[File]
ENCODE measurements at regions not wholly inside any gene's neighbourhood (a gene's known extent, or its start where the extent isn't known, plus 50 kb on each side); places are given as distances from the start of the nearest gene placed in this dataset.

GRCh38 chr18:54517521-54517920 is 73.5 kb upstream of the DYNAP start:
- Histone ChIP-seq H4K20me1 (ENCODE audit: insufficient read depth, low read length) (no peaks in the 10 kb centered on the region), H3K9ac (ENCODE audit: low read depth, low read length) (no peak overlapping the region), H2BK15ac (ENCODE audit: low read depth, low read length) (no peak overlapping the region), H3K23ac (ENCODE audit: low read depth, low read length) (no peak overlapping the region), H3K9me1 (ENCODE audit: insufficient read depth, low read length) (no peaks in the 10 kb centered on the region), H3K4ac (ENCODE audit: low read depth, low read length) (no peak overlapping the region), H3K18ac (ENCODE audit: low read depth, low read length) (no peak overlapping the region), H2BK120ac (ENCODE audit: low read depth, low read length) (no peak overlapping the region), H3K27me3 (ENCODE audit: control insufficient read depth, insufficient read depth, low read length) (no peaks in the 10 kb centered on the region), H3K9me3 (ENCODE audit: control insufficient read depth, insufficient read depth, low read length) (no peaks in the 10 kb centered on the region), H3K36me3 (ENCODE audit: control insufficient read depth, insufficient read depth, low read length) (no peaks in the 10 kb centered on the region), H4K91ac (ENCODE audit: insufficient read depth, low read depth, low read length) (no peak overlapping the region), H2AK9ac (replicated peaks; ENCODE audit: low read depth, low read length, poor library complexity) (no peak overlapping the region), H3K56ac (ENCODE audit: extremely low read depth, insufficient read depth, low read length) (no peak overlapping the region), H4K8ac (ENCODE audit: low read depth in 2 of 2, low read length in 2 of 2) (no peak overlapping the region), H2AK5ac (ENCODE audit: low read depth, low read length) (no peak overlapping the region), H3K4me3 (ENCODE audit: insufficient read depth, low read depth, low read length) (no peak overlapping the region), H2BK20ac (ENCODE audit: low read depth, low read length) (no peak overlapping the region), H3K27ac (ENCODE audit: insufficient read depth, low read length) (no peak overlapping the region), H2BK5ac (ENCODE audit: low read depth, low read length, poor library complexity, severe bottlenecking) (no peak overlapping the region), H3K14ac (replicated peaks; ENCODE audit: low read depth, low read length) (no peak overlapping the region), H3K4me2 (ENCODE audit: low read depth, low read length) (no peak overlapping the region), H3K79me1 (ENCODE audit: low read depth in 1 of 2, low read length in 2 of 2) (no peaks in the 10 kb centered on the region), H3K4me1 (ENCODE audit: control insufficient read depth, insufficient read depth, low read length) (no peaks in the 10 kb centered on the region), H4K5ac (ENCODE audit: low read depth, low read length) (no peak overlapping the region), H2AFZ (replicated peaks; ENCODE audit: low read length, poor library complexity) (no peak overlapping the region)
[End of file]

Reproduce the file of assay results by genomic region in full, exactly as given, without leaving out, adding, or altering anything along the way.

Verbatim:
ENCODE measurements at regions not wholly inside any gene's neighbourhood (a gene's known extent, or its start where the extent isn't known, plus 50 kb on each side); places are given as distances from the start of the nearest gene placed in this dataset.

GRCh38 chr18:54517521-54517920 is 73.5 kb upstream of the DYNAP start:
- Histone ChIP-seq H4K20me1 (ENCODE audit: insufficient read depth, low read length) (no peaks in the 10 kb centered on the region), H3K9ac (ENCODE audit: low read depth, low read length) (no peak overlapping the region), H2BK15ac (ENCODE audit: low read depth, low read length) (no peak overlapping the region), H3K23ac (ENCODE audit: low read depth, low read length) (no peak overlapping the region), H3K9me1 (ENCODE audit: insufficient read depth, low read length) (no peaks in the 10 kb centered on the region), H3K4ac (ENCODE audit: low read depth, low read length) (no peak overlapping the region), H3K18ac (ENCODE audit: low read depth, low read length) (no peak overlapping the region), H2BK120ac (ENCODE audit: low read depth, low read length) (no peak overlapping the region), H3K27me3 (ENCODE audit: control insufficient read depth, insufficient read depth, low read length) (no peaks in the 10 kb centered on the region), H3K9me3 (ENCODE audit: control insufficient read depth, insufficient read depth, low read length) (no peaks in the 10 kb centered on the region), H3K36me3 (ENCODE audit: control insufficient read depth, insufficient read depth, low read length) (no peaks in the 10 kb centered on the region), H4K91ac (ENCODE audit: insufficient read depth, low read depth, low read length) (no peak overlapping the region), H2AK9ac (replicated peaks; ENCODE audit: low read depth, low read length, poor library complexity) (no peak overlapping the region), H3K56ac (ENCODE audit: extremely low read depth, insufficient read depth, low read length) (no peak overlapping the region), H4K8ac (ENCODE audit: low read depth in 2 of 2, low read length in 2 of 2) (no peak overlapping the region), H2AK5ac (ENCODE audit: low read depth, low read length) (no peak overlapping the region), H3K4me3 (ENCODE audit: insufficient read depth, low read depth, low read length) (no peak overlapping the region), H2BK20ac (ENCODE audit: low read depth, low read length) (no peak overlapping the region), H3K27ac (ENCODE audit: insufficient read depth, low read length) (no peak overlapping the region), H2BK5ac (ENCODE audit: low read depth, low read length, poor library complexity, severe bottlenecking) (no peak overlapping the region), H3K14ac (replicated peaks; ENCODE audit: low read depth, low read length) (no peak overlapping the region), H3K4me2 (ENCODE audit: low read depth, low read length) (no peak overlapping the region), H3K79me1 (ENCODE audit: low read depth in 1 of 2, low read length in 2 of 2) (no peaks in the 10 kb centered on the region), H3K4me1 (ENCODE audit: control insufficient read depth, insufficient read depth, low read length) (no peaks in the 10 kb centered on the region), H4K5ac (ENCODE audit: low read depth, low read length) (no peak overlapping the region), H2AFZ (replicated peaks; ENCODE audit: low read length, poor library complexity) (no peak overlapping the region)